Approaching the Chapel from the northwest, the visitor follows a gracefully curved road edged with a granite wall which gradually blends into the porch wall adjoining the north steps of the Chapel. These steps lead to the Galilee porch, or terrace, one of the authentic features of the Chapel added by Goodhue to conform to the characteristics of the English cathedral. The porch in the mediaeval cathedral was used as a chapel for penitents. Some authorities maintain that the term was derived from Latin word "galeria," meaning porch or long porticus. Others believe that the words found in Mark xvi:7, "He goeth before you into Galilee; there shall ye see him," suggest a meeting place and that the name was therefore given to the porch.
This porch provides a most advantageous point from which to view West Point and the surrounding countryside. Spread out below it are the buildings of the post proper and the Plain, the parade ground of the Corps of Cadets. Directly below the Chapel is Hall, the cadet p16 dining hall, a massive building laid out in the shape of a huge "W". To the east, its tower rising almost to the same level as the Chapel, is the Administration Building which was also designed by Cram, Goodhue, and Ferguson. The cadet barracks, the hospital, the academic buildings, and the gymnasium, as well as the homes of the Superintendent and the Commandant of Cadets, may be seen from this vantage point. On a clear day, Newburgh, •fifteen miles to the north, may be seen in the distance. The purple of the Hudson highlands, the clear blue of the sky, the deeper blue of the river — all combine to form a scene of incomparable beauty.
The north face of the Chapel is plain and severe when compared with the symbolic face of most English cathedrals. This simplicity of ornamentation was one of the modifications Goodhue made to adapt the Chapel to the Academy. This simplicity is especially evident in the entrance way. Most of the Gothic cathedrals have entrance arches deeply recessed and ornamentally carved. Here, the shallow, recessed arch, formed by the north window and the door, is almost devoid of embellishments. Moreover, the Chapel arch differs somewhat from the typical entrance way of the English or French cathedral in that twin tiered buttresses, springing from either side of the apex of the arch, divide the window frame and the entrance way into three parts. The hood molding above the doors reflects the military flavor of the architecture by its battlements.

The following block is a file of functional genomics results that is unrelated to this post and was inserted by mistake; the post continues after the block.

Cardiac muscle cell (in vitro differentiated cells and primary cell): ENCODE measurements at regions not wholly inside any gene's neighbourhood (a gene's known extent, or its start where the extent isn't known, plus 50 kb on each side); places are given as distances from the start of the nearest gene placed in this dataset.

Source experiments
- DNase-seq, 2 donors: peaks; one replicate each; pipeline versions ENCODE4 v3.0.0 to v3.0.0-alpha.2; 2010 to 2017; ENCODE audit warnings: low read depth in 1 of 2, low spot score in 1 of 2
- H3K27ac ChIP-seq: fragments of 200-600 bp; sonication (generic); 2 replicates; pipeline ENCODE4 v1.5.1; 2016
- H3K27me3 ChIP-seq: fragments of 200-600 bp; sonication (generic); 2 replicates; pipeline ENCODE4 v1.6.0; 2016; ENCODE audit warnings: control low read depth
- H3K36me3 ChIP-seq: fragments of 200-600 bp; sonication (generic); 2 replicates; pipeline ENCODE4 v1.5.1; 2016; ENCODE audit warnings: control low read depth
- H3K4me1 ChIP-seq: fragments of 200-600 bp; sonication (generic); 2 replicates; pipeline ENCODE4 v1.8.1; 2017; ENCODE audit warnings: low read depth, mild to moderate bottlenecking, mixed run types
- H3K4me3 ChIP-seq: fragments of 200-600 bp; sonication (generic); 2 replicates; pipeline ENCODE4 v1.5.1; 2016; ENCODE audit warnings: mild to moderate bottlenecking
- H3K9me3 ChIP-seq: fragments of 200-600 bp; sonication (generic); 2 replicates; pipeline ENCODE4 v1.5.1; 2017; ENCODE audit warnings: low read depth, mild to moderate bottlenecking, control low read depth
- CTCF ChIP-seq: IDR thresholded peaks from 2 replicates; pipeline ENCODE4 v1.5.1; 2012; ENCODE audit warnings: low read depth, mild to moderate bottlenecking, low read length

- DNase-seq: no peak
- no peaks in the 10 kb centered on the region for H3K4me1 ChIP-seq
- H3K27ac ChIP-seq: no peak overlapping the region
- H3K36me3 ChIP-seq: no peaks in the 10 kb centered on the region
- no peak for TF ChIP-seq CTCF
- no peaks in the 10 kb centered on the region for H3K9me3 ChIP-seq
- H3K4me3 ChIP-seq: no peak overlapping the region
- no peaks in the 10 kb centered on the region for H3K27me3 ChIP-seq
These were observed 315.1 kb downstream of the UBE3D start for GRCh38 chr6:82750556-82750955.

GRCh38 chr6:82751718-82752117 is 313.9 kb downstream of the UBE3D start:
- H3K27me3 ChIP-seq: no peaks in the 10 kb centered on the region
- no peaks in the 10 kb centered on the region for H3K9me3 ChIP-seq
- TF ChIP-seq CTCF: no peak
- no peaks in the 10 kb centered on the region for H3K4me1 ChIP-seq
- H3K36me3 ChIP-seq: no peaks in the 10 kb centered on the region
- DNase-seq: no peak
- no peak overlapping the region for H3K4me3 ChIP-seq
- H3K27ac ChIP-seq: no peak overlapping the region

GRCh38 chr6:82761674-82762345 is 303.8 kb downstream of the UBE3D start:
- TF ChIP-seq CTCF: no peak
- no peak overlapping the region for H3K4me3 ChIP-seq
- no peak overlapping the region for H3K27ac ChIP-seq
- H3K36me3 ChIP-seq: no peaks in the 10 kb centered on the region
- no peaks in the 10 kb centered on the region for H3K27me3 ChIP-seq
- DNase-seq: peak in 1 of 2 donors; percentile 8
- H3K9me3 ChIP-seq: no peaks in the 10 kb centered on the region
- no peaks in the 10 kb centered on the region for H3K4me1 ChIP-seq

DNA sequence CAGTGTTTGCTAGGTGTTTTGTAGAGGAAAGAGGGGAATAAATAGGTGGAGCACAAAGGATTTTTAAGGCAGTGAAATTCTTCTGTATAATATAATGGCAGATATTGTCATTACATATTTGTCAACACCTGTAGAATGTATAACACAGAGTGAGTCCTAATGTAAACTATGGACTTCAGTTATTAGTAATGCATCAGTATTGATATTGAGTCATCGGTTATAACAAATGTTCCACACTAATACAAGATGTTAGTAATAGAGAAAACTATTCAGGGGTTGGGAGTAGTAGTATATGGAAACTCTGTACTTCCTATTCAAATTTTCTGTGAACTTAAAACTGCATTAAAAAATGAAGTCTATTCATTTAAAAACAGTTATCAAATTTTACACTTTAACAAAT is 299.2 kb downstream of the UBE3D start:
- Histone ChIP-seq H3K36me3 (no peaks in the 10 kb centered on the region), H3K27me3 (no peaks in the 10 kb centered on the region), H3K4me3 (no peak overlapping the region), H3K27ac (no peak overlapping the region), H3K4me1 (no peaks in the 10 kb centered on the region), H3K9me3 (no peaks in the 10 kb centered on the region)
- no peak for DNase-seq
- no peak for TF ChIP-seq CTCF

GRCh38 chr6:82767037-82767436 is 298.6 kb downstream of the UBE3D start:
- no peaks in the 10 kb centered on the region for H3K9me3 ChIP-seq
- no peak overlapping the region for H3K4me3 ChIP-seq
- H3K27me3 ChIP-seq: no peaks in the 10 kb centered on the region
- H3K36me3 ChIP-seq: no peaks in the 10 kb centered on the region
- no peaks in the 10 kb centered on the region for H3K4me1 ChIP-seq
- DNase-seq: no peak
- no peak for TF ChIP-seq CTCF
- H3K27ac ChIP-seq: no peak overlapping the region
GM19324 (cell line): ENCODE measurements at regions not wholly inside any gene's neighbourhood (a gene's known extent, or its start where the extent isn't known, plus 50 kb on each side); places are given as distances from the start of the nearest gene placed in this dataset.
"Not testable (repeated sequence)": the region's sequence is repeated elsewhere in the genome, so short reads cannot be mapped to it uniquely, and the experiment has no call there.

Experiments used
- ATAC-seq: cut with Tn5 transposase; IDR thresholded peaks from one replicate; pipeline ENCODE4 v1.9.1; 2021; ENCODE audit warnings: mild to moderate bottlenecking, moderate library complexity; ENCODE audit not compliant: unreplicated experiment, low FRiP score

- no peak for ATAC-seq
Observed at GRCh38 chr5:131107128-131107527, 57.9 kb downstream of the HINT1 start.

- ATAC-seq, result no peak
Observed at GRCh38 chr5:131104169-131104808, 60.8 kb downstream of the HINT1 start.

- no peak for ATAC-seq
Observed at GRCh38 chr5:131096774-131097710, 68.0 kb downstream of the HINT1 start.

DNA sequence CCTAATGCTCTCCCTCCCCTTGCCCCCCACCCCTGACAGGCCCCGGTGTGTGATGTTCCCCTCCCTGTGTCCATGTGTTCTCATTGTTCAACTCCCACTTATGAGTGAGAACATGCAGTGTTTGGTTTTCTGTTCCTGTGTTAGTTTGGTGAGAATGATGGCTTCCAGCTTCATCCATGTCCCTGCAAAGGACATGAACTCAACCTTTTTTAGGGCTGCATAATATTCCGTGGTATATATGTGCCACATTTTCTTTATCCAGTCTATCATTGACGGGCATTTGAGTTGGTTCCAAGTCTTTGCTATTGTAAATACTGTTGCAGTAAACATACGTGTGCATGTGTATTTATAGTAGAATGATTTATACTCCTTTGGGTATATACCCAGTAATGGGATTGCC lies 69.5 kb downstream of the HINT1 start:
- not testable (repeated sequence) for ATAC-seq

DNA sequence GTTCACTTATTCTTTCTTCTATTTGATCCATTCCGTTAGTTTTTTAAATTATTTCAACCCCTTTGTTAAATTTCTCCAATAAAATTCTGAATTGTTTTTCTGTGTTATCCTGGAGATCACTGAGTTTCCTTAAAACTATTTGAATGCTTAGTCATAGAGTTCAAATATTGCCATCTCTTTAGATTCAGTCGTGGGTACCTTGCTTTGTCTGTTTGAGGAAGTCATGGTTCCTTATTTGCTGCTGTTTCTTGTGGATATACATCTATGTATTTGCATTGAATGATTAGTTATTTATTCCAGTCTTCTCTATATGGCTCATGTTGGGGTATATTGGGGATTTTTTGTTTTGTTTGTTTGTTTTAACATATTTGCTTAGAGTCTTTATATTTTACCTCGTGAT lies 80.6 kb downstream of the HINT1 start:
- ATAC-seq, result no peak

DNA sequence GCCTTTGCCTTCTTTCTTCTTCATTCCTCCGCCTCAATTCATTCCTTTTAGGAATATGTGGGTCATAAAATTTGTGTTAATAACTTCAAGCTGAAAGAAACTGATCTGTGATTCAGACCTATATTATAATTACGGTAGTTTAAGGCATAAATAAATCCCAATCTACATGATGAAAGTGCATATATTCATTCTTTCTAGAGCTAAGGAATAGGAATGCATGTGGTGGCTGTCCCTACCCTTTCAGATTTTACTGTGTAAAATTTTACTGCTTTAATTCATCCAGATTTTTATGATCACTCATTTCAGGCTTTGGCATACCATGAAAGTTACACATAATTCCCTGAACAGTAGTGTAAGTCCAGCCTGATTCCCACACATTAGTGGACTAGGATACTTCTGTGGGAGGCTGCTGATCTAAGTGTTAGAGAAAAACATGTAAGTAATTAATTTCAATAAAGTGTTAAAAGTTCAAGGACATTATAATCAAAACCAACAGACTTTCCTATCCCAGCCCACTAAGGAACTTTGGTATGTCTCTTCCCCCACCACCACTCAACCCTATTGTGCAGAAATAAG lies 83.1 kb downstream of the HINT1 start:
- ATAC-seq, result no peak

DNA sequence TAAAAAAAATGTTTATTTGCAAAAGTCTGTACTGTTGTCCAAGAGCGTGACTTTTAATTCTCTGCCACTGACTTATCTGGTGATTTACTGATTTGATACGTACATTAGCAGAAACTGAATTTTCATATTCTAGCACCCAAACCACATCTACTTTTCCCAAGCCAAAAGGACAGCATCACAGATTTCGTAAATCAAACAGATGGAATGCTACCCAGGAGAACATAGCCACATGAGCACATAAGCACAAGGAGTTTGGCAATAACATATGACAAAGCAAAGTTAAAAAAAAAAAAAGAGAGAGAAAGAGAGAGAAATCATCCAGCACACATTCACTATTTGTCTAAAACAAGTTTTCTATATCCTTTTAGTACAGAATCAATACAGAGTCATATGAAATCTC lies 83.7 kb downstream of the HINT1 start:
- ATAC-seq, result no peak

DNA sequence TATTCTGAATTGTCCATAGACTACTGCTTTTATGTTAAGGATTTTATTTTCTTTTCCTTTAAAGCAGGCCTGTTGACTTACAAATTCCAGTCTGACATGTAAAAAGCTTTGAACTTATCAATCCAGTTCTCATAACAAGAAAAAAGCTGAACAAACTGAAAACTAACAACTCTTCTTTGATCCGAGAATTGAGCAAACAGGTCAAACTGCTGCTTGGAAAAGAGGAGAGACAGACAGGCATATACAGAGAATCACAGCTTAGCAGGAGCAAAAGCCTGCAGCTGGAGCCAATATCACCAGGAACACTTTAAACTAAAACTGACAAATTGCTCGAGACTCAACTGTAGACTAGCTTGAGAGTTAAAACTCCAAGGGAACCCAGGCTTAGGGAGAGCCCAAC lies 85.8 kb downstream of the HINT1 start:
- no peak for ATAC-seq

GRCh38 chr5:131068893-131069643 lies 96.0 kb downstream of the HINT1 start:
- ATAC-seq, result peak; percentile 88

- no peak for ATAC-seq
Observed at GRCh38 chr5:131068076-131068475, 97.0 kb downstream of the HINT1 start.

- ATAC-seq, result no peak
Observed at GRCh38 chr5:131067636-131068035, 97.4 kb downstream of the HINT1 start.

The two small towers, or turrets, at the north end of the Chapel further emphasize Goodhue's military Gothic style. Octagonal in shape, the two towers rise only slightly above the parapets on either side. The castellated effect, seldom found in ecclesiastical structures, is typical of a mediaeval p17 castle or fortress tower. Goodhue blended these typically military architectural features with the graceful windows, the buttresses, and the ornamentation of the Gothic cathedral to form a pattern suitable for the Chapel.
The east and the west faces indicate other features which make the Chapel unusual from an architectural standpoint. The arcade walls, the lower portion of the east and west walls, are almost solid with only a few small windows. This effect contrasts vividly with the large clerestory windows immediately above. In the usual Gothic church, both the arcade and clerestory contained many windows. The earlier buildings had smaller windows; the later cathedrals had very large windows filling almost the entire area between the buttresses.
Each side of the Nave is divided into seven bays which are defined by the seven clerestory windows separated by buttresses. The buttresses are simple in design, built in stages with weathered offsets and with no ornamentation. The Chapel was designed without flying buttresses because the Nave is comparatively low and has no double aisles or chevet. The buttresses are pierced to form the triforium aisles. The arcade roof, divided into sections by these buttresses, has a steep slope.